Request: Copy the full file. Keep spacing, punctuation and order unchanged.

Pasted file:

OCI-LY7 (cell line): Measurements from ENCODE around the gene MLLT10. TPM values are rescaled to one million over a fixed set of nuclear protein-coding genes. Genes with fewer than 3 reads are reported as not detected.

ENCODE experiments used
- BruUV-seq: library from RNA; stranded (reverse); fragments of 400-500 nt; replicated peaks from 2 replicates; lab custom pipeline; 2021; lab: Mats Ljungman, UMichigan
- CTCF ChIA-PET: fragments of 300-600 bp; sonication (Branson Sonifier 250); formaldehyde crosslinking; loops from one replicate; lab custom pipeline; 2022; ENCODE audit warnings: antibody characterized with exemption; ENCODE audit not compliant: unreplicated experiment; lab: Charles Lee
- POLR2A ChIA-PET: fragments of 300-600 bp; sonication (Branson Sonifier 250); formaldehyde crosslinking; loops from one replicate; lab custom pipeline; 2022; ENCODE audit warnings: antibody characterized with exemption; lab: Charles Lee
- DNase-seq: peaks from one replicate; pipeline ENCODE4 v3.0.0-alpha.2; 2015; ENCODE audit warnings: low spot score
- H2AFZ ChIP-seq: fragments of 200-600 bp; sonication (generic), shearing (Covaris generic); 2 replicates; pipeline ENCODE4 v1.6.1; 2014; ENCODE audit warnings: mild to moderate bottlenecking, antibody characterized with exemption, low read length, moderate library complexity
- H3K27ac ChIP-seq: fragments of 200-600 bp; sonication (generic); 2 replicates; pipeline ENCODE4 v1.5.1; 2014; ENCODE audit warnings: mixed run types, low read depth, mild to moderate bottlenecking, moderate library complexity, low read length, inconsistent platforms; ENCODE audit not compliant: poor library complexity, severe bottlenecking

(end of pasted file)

OCI-LY7 (cell line): Measurements from ENCODE around the gene MLLT10. TPM values are rescaled to one million over a fixed set of nuclear protein-coding genes. Genes with fewer than 3 reads are reported as not detected.

ENCODE experiments used
- BruUV-seq: library from RNA; stranded (reverse); fragments of 400-500 nt; replicated peaks from 2 replicates; lab custom pipeline; 2021; lab: Mats Ljungman, UMichigan
- CTCF ChIA-PET: fragments of 300-600 bp; sonication (Branson Sonifier 250); formaldehyde crosslinking; loops from one replicate; lab custom pipeline; 2022; ENCODE audit warnings: antibody characterized with exemption; ENCODE audit not compliant: unreplicated experiment; lab: Charles Lee
- POLR2A ChIA-PET: fragments of 300-600 bp; sonication (Branson Sonifier 250); formaldehyde crosslinking; loops from one replicate; lab custom pipeline; 2022; ENCODE audit warnings: antibody characterized with exemption; lab: Charles Lee
- DNase-seq: peaks from one replicate; pipeline ENCODE4 v3.0.0-alpha.2; 2015; ENCODE audit warnings: low spot score
- H2AFZ ChIP-seq: fragments of 200-600 bp; sonication (generic), shearing (Covaris generic); 2 replicates; pipeline ENCODE4 v1.6.1; 2014; ENCODE audit warnings: mild to moderate bottlenecking, antibody characterized with exemption, low read length, moderate library complexity
- H3K27ac ChIP-seq: fragments of 200-600 bp; sonication (generic); 2 replicates; pipeline ENCODE4 v1.5.1; 2014; ENCODE audit warnings: mixed run types, low read depth, mild to moderate bottlenecking, moderate library complexity, low read length, inconsistent platforms; ENCODE audit not compliant: poor library complexity, severe bottlenecking